Traumatic Brain Injuries In A Child

Written by Sierra Rein
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Nothing is more devastating to a parent than to see his or her young child experience a traumatic brain injury. An injury to the brain usually results in lifetime consequences for the child, from learning disabilities to social anxiety and physical disorders that will affect his interaction with other people around him. However, with the right treatment and rehabilitation, any child can grow up to be a strong, intelligent, and productive part of society.

The most common type of traumatic brain injuries for children is an acquired brain injury (ABI), meaning the brain damage occurred after birth. ABIs are sustained by infection, disease, a blow to the head, or an unnatural decrease of oxygen to the brain. These brain injuries are the most common reason for death and disability amongst children and young adults.

Most newborn brain injuries do not occur during the birthing process, according to the American College of Obstetricians and Gynecologists (ACOG) and the American Academy of Pediatrics (AAP). Rather, these "neonatal encephalopathy" injuries and cases of cerebral palsy originate from abnormalities derived through the developmental or metabolic process. They affect the autoimmune system, blood and coagulation controls, and can cause infection and trauma in the baby's brain before birth takes place.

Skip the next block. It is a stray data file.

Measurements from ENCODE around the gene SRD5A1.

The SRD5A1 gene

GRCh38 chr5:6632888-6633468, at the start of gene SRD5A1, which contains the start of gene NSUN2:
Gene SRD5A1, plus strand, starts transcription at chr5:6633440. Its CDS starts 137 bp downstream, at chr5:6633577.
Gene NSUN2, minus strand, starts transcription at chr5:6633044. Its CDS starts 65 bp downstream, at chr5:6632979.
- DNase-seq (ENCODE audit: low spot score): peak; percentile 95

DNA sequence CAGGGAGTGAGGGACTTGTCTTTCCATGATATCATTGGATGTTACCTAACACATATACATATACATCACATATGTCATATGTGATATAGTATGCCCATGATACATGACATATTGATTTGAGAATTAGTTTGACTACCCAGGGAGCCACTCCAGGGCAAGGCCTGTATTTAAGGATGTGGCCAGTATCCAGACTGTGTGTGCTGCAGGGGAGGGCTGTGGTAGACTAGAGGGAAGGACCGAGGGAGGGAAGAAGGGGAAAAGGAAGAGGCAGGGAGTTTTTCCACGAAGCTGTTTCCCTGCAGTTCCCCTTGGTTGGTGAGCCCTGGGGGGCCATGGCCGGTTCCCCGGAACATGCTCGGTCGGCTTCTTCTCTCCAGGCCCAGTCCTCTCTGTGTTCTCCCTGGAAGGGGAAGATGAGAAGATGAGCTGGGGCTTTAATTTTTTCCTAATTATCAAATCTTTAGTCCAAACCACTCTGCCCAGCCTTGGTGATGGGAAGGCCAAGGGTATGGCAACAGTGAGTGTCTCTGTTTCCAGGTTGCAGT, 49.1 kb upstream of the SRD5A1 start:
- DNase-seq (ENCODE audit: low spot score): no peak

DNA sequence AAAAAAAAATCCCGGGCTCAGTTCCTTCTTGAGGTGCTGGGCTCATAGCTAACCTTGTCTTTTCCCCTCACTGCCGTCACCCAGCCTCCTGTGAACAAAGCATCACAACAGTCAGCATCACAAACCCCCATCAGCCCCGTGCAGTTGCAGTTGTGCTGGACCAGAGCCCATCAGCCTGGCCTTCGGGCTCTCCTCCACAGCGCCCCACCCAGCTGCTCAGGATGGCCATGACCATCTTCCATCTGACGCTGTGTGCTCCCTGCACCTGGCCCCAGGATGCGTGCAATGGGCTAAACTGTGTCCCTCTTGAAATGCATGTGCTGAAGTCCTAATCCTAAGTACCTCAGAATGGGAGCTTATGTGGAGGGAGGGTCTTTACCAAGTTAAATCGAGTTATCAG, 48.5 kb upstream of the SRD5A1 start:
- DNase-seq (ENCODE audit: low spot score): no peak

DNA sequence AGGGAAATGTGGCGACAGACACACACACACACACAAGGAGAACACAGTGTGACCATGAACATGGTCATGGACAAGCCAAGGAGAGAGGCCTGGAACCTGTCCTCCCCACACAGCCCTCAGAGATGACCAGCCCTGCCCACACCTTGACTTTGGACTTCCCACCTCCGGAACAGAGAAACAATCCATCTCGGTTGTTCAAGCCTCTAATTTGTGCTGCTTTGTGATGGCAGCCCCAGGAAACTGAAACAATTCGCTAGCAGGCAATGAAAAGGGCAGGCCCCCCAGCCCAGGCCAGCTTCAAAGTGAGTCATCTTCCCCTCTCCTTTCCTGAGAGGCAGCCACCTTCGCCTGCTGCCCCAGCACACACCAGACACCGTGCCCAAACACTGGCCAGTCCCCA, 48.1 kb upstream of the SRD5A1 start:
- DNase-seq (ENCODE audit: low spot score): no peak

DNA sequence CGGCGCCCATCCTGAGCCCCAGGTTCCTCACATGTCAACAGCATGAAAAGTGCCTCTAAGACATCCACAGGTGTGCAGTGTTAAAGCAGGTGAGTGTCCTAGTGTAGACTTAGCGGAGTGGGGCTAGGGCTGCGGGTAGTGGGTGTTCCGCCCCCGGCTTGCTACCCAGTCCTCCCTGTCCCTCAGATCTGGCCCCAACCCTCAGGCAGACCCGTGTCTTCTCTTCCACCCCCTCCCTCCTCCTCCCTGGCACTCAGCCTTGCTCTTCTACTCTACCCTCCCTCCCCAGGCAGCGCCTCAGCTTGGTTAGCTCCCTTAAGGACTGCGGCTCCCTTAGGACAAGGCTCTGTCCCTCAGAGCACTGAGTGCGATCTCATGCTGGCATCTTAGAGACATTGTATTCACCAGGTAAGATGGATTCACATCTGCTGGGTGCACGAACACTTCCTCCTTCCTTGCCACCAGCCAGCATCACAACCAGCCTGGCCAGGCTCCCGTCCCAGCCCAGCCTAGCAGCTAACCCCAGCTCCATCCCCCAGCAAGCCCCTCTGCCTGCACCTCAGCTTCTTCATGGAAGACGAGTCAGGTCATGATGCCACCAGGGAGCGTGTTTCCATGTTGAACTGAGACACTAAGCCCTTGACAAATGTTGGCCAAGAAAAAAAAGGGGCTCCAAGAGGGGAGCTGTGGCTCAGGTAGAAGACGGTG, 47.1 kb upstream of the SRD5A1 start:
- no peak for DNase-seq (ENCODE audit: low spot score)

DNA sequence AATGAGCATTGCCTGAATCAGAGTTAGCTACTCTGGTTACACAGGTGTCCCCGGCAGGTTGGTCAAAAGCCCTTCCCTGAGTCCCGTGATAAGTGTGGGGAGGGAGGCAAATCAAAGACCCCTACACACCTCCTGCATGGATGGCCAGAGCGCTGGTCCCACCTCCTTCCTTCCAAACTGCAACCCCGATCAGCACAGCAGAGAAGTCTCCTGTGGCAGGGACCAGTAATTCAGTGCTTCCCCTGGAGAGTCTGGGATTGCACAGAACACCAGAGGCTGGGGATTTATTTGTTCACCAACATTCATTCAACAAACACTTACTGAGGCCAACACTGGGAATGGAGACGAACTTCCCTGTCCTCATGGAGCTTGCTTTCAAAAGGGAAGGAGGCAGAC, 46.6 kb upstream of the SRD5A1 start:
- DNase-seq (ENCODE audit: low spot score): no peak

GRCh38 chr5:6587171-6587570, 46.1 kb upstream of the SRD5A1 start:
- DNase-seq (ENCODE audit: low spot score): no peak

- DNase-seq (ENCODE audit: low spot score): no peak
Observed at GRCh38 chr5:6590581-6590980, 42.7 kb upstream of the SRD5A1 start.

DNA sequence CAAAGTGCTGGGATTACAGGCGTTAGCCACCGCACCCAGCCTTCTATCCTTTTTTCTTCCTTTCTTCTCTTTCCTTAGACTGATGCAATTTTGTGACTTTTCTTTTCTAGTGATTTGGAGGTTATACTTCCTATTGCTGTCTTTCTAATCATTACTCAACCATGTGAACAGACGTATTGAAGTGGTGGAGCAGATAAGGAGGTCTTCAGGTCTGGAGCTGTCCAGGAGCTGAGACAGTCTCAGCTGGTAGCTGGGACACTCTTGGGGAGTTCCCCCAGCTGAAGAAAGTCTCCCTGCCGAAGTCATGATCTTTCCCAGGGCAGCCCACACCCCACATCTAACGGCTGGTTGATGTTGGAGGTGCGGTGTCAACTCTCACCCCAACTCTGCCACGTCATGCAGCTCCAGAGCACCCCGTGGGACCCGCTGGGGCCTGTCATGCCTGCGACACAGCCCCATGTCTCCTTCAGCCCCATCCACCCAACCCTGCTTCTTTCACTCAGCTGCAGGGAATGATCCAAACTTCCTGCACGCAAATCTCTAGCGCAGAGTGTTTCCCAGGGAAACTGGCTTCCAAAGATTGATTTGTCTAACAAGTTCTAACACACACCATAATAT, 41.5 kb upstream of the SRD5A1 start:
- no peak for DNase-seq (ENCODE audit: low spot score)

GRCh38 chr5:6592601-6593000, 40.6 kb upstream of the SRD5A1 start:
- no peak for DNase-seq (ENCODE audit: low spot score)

How to Recover from Traumatic Brain Injuries in a Child

Dealing with traumatic brain injuries in a child is a difficult thing, one that requires an immense amount of financial and emotional support, both for the child and for the family. It is essential that all family members and close friends receive counseling by a professional expert on brain injury rehabilitation, and that the young child experience socialization amongst his own peers as a part of his relearning process. If a learning disability (be it nonverbal, dyscalculia, dysgraphia, or dyslexia) has emerged due to the traumatic brain injury, a special educational facility should be contacted to make a diagnosis and create a special learning program.


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